Stolen and Missing Pets Alliance
1847. Debbie Matthews
Debbie Matthews, from London, has been a leading campaigner for a pet theft law ever since her own dogs were stolen in 2006, and has been instrumental in overseeing a Government pledge to reform the way pet theft is treated under the law.
After Debbie’s two Yorkshire Terriers went missing, she hoped they would be found quickly due to being microchipped, but learned that vets often do not check microchip details when pets are registered with a practice. She was fortunately reunited with her dogs, but the experience inspired her to look further into microchipping and pet theft, where she realised that under the law dogs are treated in the same way as stolen property, with thieves often only facing a £250 fine. Alongside her father, Sir Bruce Forsyth, she set up ‘Vets Get Scanning’ petition, campaigning for compulsory scanning at veterinary practices. She also helped establish ‘Stolen And Missing Pets Alliance (SAMPA)’ in 2014 to campaign for harsher penalties for pet theft and to help reunite missing microchipped pets with their families. Debbie’s campaigning has now led to the Government pledging to make pet theft a new criminal offence, meaning that dogs will no longer be treated the same as stolen property.
In a personal letter to Debbie, Prime Minister Boris Johnson said:
“As a dog owner myself, I can only imagine the horror of having a family pet stolen. So I was inspired to learn of ‘SAMPA’ and the work you do to reunite lost and stolen dogs with their families. Let me also commend you on your campaign to get vets routinely scanning microchips. This is a fantastic idea to keep the nation’s pets safe.”
“I am extremely happy to receive this ‘Points of Light’ award. My campaigning started after my stolen dogs Widget and Gizmo were stolen in 2006. I was one of the lucky ones and got both my dogs back home but many people are left with no help from the law or microchips when they become victims of pet theft. Working with an amazing team on #PetTheftReform and #FernsLaw, we now have a new Pet Theft offence and Defra are looking at ways to make it compulsory for the veterinary profession to check microchip registration at pets first treatment.”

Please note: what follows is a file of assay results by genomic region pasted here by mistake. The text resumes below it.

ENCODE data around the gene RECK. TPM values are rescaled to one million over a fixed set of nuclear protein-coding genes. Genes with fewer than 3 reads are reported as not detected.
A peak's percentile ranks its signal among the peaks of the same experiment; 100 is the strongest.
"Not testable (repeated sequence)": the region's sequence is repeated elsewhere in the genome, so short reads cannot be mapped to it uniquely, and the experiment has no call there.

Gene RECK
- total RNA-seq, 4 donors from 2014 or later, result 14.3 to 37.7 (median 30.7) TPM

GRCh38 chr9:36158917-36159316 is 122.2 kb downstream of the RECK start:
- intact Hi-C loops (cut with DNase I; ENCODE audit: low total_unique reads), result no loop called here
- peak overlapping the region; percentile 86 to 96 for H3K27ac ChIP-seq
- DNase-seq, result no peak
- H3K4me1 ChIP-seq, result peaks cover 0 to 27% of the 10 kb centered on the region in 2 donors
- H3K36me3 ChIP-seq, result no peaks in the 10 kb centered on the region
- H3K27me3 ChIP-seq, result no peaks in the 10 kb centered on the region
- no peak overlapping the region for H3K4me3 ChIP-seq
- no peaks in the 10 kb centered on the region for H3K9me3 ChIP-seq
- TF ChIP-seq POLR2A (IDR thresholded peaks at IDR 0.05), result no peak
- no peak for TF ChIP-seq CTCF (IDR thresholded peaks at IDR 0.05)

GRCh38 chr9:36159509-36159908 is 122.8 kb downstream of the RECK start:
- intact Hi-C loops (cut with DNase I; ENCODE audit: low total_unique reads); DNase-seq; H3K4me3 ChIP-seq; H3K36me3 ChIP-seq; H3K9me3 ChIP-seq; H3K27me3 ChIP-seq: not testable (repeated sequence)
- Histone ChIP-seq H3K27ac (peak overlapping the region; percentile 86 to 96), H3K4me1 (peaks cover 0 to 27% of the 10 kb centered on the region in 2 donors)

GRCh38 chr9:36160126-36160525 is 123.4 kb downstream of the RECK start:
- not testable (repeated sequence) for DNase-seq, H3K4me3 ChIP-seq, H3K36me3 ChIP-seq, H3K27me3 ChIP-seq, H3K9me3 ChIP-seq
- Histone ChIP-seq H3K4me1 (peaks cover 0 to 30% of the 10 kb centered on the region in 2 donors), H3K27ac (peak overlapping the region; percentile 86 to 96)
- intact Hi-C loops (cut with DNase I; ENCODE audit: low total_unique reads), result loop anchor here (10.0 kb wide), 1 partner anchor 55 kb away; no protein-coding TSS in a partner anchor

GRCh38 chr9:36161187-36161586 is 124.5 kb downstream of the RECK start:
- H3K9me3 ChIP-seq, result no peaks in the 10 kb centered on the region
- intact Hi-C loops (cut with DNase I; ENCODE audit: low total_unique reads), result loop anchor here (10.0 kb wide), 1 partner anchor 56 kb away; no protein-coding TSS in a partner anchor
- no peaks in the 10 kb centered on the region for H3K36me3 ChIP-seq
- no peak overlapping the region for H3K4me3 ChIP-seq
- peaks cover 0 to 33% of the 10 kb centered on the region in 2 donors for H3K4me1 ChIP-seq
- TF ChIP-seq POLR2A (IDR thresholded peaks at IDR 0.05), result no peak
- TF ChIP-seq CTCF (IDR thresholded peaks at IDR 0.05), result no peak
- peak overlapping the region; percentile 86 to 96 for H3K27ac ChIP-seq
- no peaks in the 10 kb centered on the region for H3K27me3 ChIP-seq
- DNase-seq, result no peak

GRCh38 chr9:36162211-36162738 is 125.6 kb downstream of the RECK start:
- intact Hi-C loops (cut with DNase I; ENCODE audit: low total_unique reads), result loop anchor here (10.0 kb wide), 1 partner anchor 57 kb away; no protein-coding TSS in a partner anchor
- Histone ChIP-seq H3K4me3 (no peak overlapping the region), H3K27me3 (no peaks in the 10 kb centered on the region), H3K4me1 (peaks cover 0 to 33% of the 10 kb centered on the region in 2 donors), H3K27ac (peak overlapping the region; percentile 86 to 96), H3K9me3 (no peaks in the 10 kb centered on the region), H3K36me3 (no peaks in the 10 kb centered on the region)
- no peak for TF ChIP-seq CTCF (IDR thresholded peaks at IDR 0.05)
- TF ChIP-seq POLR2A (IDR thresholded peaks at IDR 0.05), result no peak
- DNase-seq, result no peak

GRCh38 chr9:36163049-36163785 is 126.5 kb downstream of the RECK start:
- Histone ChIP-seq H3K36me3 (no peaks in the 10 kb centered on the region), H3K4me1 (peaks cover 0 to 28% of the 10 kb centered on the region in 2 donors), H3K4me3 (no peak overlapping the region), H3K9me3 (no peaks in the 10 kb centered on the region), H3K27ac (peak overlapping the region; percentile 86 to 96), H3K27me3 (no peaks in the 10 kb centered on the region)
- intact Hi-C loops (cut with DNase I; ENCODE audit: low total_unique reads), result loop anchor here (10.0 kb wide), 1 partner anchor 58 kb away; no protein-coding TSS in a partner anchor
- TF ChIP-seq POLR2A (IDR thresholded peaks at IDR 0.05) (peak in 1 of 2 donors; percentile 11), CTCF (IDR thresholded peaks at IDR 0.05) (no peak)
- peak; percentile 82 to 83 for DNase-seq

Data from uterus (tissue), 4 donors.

Lord Goldsmith, Minister for the Pacific and the International Environment, said:
“I am delighted that Debbie Matthews has been awarded the prestigious Points of Light Award by the Prime Minister for her campaigning work to change Pet Theft law and her continued work via SAMPA/Vets Get Scanning to protect domestic pets.
“Debbie has worked tirelessly over the last 16 years campaigning to change Pet Theft Law and improve microchip scanning practices across the United Kingdom. Debbie also uses her platform to help search and spread awareness of domestic pets that are missing/stolen. I am pleased to say the Government has pledged to reform the way pet theft is treated under the law, as well as making pet theft a new criminal offence. This award is extremely well deserved.”
Sally-Ann Hart, Debbie’s local MP for Hastings and Rye, said:
“Debbie is a fantastic constituent who has long championed animal rights through the #FernsLaw and #PetTheftReform campaigns. Her determination to change the law on pet theft and micro-chipping of dogs has been inspirational to me and so many people showing that hard work, belief in her cause and a desire to do good reaps reward.”
Sir Iain Duncan Smith MP added:
“I want to congratulate Debbie on her nomination for a Point of Light Award, which is very well deserved. I worked closely with Debbie and the Stolen and Messing Pets Alliance on a campaign for tougher action on pet thieves and her passion for protecting vulnerable animals was very evident. There is no question, but that Debbie’s work will have saved many pets from a miserable life in the hands of brutal thieves.
“I am delighted her hard work and dedication has been recognised in this way.”